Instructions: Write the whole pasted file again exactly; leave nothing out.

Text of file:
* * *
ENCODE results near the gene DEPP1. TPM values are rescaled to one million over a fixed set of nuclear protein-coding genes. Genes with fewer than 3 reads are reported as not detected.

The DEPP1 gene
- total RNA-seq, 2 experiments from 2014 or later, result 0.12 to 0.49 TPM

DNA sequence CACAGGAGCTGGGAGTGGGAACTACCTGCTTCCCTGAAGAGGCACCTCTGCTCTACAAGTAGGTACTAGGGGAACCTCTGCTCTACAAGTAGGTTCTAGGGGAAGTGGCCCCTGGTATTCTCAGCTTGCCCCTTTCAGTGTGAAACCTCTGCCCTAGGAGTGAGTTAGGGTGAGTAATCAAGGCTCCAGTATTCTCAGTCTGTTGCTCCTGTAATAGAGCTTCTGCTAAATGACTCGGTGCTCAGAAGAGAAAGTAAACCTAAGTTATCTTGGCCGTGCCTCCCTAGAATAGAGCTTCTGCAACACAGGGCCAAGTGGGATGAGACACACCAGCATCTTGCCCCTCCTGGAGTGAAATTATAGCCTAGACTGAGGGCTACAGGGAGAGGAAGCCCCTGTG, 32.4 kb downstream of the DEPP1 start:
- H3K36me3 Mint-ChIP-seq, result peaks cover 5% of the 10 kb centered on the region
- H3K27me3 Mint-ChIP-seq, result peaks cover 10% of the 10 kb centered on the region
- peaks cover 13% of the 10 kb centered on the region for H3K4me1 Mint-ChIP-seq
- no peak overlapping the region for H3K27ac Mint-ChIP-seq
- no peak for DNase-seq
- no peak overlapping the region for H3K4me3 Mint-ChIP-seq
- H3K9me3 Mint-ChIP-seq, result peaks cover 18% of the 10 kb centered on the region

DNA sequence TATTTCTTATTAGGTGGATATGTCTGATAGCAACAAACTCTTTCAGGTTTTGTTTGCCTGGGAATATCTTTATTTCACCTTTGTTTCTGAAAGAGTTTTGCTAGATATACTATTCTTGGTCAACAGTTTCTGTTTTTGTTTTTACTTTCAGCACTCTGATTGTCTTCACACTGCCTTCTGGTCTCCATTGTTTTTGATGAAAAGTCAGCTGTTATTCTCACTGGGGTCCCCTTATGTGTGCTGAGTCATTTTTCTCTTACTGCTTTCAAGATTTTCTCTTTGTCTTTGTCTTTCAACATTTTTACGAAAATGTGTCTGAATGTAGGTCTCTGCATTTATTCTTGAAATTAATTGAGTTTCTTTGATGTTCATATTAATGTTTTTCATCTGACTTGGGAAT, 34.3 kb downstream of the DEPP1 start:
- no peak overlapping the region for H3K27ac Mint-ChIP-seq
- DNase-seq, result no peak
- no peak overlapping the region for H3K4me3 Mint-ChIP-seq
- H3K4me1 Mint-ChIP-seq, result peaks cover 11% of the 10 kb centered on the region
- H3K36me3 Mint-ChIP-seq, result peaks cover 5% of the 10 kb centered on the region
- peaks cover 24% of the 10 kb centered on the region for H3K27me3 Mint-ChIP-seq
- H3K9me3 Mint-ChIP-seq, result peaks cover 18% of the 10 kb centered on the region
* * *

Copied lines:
ENCODE results near the gene DEPP1. TPM values are rescaled to one million over a fixed set of nuclear protein-coding genes. Genes with fewer than 3 reads are reported as not detected.

The DEPP1 gene
- total RNA-seq, 2 experiments from 2014 or later, result 0.12 to 0.49 TPM

DNA sequence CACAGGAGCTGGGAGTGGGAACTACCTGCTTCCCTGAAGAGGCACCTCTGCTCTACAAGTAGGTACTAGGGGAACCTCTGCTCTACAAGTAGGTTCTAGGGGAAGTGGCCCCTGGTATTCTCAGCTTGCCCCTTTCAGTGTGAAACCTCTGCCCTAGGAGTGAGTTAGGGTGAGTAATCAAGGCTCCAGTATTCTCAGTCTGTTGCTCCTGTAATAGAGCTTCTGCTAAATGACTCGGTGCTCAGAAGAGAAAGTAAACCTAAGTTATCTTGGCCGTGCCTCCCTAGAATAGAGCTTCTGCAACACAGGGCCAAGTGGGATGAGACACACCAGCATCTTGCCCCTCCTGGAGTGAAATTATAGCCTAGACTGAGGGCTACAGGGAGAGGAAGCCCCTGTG, 32.4 kb downstream of the DEPP1 start:
- H3K36me3 Mint-ChIP-seq, result peaks cover 5% of the 10 kb centered on the region
- H3K27me3 Mint-ChIP-seq, result peaks cover 10% of the 10 kb centered on the region
- peaks cover 13% of the 10 kb centered on the region for H3K4me1 Mint-ChIP-seq
- no peak overlapping the region for H3K27ac Mint-ChIP-seq
- no peak for DNase-seq
- no peak overlapping the region for H3K4me3 Mint-ChIP-seq
- H3K9me3 Mint-ChIP-seq, result peaks cover 18% of the 10 kb centered on the region

DNA sequence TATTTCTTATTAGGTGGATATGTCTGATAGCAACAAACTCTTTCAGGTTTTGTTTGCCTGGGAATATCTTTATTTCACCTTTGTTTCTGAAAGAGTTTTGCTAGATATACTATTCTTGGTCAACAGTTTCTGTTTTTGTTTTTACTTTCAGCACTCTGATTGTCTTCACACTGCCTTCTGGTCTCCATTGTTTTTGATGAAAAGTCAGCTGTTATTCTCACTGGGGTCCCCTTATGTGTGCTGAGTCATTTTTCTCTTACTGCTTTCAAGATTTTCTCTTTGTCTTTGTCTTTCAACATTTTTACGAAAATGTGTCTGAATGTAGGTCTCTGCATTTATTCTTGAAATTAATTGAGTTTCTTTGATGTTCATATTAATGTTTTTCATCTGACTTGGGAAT, 34.3 kb downstream of the DEPP1 start:
- no peak overlapping the region for H3K27ac Mint-ChIP-seq
- DNase-seq, result no peak
- no peak overlapping the region for H3K4me3 Mint-ChIP-seq
- H3K4me1 Mint-ChIP-seq, result peaks cover 11% of the 10 kb centered on the region
- H3K36me3 Mint-ChIP-seq, result peaks cover 5% of the 10 kb centered on the region
- peaks cover 24% of the 10 kb centered on the region for H3K27me3 Mint-ChIP-seq
- H3K9me3 Mint-ChIP-seq, result peaks cover 18% of the 10 kb centered on the region